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A CurtainUp Review
Anthony Lawton, does an astonishingly good turn as an odd, distanced guy, bereft of the Irish gift of gab, who prefers hiking the fields to trying to talk to people. And Kathleen McNenny comes on strong as a rather angry woman who expresses herself in no uncertain terms about things she doesn't want. Nevertheless, when it comes to what she does want, she hasn't been forthcoming.
I am convinced that actors David Howey and Beth Dixon, multifaceted veterans, can do anything.
The production favors an accent on accents, but the primacy of accent isn't so important when the actors are all quite wonderful and the language itself says it all. A light brogue all around would have been just fine, keeping the audience focused on the deeper aspects of the characters.
The scenic design, so simple in concept that you might not realize how ingenious it is, fits the tale perfectly. Three smallish sets will descend separately in front of a big sky and a country boundary wall of rocks. There's an outside building view and two kitchens. The almost mirror-twin kitchens, companion pieces in Jason Simms' design, feel like the old country.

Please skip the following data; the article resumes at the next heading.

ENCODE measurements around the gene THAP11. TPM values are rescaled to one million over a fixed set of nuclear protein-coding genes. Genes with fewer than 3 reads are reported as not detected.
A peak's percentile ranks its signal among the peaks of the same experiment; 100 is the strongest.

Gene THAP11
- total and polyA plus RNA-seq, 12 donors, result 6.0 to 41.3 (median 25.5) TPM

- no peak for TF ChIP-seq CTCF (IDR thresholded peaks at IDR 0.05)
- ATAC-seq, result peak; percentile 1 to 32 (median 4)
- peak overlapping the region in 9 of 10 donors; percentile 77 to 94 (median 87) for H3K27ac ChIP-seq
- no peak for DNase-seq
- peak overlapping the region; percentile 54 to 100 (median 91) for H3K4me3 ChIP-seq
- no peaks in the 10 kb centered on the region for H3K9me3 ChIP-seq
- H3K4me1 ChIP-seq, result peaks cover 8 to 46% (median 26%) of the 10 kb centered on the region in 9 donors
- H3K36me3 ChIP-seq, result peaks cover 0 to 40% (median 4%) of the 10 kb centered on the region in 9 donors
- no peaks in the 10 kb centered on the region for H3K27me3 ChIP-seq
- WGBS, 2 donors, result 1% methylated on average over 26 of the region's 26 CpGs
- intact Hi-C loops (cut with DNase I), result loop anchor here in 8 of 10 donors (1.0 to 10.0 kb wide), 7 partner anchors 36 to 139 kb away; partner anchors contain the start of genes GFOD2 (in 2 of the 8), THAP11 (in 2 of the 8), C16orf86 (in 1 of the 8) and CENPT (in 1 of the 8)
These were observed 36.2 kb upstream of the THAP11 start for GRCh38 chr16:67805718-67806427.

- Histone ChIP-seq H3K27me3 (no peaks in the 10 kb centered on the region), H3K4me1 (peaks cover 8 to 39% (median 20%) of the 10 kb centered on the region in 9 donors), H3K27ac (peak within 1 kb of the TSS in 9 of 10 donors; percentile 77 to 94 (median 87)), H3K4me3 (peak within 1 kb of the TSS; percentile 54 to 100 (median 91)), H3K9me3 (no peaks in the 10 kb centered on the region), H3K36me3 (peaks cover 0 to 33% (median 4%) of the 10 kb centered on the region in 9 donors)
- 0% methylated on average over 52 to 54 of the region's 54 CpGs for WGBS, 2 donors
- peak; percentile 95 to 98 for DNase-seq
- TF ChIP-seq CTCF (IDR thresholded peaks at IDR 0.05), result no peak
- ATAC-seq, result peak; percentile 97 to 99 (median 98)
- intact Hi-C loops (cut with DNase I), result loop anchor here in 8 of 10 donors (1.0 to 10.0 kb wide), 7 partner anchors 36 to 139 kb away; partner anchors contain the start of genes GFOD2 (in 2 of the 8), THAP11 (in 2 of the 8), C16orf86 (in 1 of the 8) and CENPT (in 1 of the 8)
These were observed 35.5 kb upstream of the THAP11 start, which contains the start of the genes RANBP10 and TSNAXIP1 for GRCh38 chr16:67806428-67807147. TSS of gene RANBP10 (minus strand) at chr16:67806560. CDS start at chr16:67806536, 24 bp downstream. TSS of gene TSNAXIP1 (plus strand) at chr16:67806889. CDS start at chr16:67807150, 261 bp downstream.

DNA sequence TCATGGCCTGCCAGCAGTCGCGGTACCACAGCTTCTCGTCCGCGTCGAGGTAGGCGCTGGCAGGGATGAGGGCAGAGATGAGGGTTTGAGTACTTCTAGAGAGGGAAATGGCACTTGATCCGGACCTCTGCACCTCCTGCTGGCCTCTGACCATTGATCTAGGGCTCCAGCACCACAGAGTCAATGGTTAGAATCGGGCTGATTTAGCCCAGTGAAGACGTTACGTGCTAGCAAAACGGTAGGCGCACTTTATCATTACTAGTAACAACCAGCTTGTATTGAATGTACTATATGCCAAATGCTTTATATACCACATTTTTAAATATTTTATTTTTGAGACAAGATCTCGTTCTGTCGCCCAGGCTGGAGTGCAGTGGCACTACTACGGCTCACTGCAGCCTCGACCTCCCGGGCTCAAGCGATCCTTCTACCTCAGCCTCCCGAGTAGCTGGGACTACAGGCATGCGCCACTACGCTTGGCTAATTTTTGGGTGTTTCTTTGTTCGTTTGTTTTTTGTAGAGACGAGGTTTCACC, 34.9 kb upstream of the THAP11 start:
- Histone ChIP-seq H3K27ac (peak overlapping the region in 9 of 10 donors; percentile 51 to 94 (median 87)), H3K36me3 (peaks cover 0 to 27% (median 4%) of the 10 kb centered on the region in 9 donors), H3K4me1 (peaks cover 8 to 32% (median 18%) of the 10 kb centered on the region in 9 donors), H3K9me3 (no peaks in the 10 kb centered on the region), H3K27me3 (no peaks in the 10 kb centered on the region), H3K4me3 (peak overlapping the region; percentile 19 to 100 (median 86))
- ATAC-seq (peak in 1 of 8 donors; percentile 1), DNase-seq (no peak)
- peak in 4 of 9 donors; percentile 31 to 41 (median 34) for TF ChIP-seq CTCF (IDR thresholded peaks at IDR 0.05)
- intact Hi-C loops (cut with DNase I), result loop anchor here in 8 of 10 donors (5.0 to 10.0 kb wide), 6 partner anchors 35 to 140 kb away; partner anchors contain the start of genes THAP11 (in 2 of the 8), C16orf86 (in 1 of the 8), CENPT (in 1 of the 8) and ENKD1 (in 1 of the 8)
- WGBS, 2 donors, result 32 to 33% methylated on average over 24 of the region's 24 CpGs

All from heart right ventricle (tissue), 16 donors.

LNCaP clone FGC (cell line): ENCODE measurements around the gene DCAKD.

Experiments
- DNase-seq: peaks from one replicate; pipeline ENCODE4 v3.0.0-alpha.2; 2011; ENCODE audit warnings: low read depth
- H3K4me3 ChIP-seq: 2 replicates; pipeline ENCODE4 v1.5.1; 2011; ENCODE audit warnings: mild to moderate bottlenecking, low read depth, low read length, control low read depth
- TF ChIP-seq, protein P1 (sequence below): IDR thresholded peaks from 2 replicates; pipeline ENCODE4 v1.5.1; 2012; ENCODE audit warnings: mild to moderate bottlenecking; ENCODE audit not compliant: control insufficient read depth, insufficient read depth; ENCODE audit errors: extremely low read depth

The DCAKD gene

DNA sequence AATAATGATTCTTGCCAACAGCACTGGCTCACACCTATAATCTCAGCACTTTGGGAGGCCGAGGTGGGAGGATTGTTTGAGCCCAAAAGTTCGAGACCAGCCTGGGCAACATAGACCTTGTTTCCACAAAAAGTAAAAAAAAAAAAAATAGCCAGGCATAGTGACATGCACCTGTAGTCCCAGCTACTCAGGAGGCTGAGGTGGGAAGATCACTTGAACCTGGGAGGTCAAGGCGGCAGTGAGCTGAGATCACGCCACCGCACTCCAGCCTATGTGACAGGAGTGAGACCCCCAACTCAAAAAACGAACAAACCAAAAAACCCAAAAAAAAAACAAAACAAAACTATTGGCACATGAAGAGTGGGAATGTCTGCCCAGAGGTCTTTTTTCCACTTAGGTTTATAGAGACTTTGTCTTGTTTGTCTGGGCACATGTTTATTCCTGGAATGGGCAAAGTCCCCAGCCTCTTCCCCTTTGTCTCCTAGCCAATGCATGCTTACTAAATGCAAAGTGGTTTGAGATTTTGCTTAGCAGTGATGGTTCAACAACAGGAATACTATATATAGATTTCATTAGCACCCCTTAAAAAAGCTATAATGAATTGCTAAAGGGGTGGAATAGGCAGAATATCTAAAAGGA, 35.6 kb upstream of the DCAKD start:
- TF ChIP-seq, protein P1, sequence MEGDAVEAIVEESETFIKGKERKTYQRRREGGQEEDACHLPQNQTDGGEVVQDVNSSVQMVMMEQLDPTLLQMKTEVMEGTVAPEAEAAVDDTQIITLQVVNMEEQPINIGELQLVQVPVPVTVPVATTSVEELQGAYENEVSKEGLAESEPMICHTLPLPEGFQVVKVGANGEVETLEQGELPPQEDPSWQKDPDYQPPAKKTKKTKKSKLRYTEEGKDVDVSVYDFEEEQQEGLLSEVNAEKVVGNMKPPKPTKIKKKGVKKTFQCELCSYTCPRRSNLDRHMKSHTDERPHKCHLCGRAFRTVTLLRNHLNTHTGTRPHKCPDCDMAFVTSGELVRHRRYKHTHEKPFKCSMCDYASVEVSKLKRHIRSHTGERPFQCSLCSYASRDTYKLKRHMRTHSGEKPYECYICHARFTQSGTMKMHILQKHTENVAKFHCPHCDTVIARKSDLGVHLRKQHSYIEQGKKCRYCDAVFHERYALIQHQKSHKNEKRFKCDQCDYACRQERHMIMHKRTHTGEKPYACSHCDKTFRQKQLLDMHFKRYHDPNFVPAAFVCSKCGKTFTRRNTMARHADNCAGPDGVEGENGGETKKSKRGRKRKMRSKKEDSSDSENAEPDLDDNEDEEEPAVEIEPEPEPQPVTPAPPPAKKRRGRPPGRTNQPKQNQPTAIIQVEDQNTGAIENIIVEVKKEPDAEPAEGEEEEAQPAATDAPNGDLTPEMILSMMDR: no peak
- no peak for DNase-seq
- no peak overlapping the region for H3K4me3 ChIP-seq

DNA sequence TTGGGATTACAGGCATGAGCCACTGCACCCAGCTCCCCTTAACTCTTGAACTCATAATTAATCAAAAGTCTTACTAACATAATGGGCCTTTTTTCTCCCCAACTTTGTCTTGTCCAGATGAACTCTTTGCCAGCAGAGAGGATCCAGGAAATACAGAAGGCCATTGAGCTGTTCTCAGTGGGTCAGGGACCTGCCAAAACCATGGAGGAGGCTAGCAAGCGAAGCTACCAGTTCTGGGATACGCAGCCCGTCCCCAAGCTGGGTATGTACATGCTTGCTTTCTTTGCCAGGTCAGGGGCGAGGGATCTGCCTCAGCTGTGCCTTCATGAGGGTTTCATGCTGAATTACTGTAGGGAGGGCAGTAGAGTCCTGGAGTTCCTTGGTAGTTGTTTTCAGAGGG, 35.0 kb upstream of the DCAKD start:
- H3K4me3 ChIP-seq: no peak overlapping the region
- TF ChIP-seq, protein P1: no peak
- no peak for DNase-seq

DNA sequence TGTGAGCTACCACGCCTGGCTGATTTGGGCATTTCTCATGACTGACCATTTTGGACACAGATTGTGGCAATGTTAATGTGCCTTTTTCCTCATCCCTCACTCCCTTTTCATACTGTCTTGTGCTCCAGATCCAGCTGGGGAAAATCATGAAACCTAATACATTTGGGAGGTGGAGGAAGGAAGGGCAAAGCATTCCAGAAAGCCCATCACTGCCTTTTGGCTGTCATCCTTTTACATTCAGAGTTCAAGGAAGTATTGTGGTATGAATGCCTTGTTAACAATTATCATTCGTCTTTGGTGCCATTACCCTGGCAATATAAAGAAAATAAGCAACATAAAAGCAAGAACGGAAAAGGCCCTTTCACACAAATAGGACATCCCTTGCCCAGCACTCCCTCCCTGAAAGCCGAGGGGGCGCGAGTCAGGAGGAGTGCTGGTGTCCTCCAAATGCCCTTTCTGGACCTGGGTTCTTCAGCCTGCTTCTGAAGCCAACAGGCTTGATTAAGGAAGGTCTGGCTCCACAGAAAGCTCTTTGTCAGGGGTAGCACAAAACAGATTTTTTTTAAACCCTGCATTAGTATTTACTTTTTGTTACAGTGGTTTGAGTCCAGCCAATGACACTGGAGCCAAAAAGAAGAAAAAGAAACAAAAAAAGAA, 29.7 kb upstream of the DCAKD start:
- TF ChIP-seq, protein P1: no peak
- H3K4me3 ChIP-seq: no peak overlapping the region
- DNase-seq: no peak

Irish music opens the show and then comes and goes. Christopher Colucci's sound design includes a recording of the enchanting Irish harp piece, Eleanor Plunkett, performed by Jay Ansill.
John Patrick Shanley's gentle, yelling, poetic and increasingly bizarre little play pairs an unlikely immovable object with an irresistible force in an utterly charming story in which the details make less sense the more you learn about them. But the fact that it's set in the middle of Ireland, where wisps of Celtic magic may still murmur through the earth, makes it easier to believe. This is a good play for the holidays, when we all could use a whisper of belief.
To read the review of the New York production, which includes a list of links to other Shanley plays reviewed at Curtainup, go here